In Defense of Rational Prejudice
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“One Voluntaryist’s Perspective” is an original column appearing most Mondays at Everything-Voluntary.com, by the founder and editor Skyler J. Collins. Archived columns can be found here. OVP-only RSS feed available here.
Many a modern popular commentator and political pundit rail against prejudice. They say that that we shouldn’t judge others on the basis of gender, race, sexual orientation, religion, or other such characteristics. They claim that all prejudice is evil. But is it?
Since it’s often so very helpful, we shall break down the term etymologically. Prejudice comes all the way from the Latin praeiudicium, meaning “prior judgment”. Fast forward to 14th century English, and it means “preconceived opinion” as a legal term in describing an unfair assessment by a judge in a court case. When we examine its colloquial meaning, we have “preconceived opinion that is not based on reason or actual experience.”
That qualifier in the colloquial definition is troubling. What should we call a preconceived opinion that is based on reason or actual experience? That, too, falls under the etymological definition of prejudice. It may not be en vogue to use prejudice in a rational sense, but since I must in order to defend it, I will qualify my use by saying that there is such a thing as “rational prejudice”. Indeed, if a prejudice is not based on reason or experience, then it is irrational. Moving along.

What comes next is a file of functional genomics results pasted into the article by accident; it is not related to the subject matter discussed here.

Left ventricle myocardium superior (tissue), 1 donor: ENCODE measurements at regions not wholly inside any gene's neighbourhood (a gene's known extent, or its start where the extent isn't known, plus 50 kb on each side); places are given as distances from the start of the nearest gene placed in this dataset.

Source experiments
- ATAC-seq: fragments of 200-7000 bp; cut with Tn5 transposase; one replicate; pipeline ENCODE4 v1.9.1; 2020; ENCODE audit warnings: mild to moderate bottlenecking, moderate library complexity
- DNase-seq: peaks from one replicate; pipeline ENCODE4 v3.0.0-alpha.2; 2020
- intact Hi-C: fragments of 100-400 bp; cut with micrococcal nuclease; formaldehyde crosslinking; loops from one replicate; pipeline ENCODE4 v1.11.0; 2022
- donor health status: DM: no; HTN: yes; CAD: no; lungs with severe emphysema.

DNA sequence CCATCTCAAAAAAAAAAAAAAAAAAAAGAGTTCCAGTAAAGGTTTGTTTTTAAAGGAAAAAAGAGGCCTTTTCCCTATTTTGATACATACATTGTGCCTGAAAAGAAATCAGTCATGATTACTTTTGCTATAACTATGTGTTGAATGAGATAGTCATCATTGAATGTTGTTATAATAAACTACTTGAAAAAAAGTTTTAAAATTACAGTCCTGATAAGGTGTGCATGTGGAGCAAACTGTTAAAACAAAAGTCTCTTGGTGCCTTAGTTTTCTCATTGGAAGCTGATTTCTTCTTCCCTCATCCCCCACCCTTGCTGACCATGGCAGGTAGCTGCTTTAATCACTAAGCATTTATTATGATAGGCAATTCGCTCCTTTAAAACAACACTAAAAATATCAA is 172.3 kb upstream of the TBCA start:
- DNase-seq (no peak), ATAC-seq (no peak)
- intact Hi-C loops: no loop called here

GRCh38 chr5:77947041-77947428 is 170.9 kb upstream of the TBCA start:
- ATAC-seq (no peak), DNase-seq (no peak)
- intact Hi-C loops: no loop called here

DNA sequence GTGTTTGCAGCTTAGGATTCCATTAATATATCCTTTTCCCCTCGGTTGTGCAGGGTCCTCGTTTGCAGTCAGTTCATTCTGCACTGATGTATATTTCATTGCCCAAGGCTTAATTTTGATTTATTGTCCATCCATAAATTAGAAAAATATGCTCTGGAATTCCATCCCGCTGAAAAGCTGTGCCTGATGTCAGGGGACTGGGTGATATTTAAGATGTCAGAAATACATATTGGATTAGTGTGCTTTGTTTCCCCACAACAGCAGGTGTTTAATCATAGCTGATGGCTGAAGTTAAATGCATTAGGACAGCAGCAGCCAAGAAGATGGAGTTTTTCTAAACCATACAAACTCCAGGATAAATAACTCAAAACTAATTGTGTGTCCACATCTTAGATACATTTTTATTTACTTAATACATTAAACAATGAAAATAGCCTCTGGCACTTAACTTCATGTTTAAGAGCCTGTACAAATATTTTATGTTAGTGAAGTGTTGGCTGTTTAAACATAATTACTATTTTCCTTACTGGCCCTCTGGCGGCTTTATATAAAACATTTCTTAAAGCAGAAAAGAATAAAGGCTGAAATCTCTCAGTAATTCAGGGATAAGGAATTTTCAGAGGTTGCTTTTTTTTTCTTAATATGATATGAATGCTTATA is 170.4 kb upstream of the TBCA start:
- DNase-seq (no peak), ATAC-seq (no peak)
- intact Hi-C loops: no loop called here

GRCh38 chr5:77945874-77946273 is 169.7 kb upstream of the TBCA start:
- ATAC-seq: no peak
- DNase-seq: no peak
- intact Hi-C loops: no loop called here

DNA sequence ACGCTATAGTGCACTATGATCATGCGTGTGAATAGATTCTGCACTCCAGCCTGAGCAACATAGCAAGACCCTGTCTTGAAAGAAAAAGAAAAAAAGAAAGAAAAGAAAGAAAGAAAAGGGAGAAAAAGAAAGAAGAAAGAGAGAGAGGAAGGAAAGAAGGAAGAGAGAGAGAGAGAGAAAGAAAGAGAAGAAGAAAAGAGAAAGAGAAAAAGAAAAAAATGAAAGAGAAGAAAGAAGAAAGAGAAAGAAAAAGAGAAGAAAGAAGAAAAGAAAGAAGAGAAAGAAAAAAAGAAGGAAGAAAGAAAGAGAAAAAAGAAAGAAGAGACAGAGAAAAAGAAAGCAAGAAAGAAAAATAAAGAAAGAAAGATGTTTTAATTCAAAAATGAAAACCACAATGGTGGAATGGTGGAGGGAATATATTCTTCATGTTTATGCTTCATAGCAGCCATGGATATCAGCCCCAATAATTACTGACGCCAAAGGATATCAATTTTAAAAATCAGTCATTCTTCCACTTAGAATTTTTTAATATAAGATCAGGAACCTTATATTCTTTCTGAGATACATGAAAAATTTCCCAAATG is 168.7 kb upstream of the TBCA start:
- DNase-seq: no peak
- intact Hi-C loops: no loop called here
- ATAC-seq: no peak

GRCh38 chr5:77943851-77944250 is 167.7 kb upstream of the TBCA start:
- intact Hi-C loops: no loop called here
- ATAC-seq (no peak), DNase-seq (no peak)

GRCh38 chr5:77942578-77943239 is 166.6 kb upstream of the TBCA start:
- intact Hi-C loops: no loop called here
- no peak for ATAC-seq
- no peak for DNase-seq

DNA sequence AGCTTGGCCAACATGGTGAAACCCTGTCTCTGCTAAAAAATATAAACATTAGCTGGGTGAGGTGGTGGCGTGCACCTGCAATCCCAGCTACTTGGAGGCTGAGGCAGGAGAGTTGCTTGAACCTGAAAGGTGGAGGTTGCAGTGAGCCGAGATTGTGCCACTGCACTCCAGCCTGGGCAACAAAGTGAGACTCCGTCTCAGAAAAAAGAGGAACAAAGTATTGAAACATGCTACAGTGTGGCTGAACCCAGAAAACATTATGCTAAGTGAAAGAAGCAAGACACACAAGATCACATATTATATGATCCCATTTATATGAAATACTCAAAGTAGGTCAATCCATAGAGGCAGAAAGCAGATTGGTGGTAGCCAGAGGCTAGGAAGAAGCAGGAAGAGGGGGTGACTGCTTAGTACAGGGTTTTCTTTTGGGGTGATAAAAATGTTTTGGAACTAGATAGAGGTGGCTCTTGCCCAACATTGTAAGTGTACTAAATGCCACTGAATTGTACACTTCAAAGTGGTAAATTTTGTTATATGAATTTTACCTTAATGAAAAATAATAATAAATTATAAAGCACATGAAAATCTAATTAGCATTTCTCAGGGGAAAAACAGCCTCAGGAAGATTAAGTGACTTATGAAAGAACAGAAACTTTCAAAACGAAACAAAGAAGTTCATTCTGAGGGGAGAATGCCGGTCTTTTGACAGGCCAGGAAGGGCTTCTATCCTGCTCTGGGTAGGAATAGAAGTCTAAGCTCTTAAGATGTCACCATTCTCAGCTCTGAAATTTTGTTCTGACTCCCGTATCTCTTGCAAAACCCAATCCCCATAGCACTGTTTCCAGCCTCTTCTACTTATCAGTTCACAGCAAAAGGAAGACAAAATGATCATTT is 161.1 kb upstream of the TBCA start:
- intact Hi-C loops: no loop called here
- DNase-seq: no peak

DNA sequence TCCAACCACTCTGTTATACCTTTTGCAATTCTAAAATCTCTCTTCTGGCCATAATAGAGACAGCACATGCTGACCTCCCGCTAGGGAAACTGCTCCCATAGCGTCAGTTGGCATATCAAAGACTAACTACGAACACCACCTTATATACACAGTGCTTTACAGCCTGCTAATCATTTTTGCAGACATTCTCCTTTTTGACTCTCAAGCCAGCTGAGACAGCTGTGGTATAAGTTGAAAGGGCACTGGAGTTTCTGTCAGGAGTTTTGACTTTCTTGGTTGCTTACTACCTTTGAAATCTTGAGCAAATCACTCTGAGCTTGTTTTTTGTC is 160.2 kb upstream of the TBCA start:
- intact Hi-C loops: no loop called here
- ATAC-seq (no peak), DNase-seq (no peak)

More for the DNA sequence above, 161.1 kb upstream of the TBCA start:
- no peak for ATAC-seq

How many of us have actually experienced a wild tiger? Certainly not I, but if I entered a room and there sat in the middle, unchained, a tiger, I would quickly “pre-judge” him – before getting to know him – as dangerous to my health and leave the room. That’s rational prejudice. Likewise, if every news story coming out of a certain racially- or economically-segregated neighborhood is about its crime, and I happen to find myself walking through that neighborhood, and a member of that group, let’s say black or “white trash”, started walking toward me, I’d probably cross the street or otherwise avoid a confrontation. Again, that’s rational prejudice.
It’s not racism or specie-ism to have a negative, rational prejudice toward who is likely, on statistical grounds, to be dangerous toward you. It seems quite natural, actually. As hunter-gatherers, group solidarity meant survival, and holding a prejudice against strangers or strange animals secured group solidarity. That’s not to say that we shouldn’t reevaluate our prejudice from time to time. I think that if we want to live the Golden Rule, then we must continually examine our own prejudices and reset them where reason and experience provide us with new information by which to do so. That, too, is rational.
Who is to blame for negative prejudice toward certain groups in society? It would seem to me that those certain members that have helped to create a negative perception of their group would hold a share of it. But also, those outside the group who hold and promote an irrational prejudice, a prejudice not based on reasons or experience, hold a share of the blame. I hope that I’m never in either camp, but nobody’s perfect.
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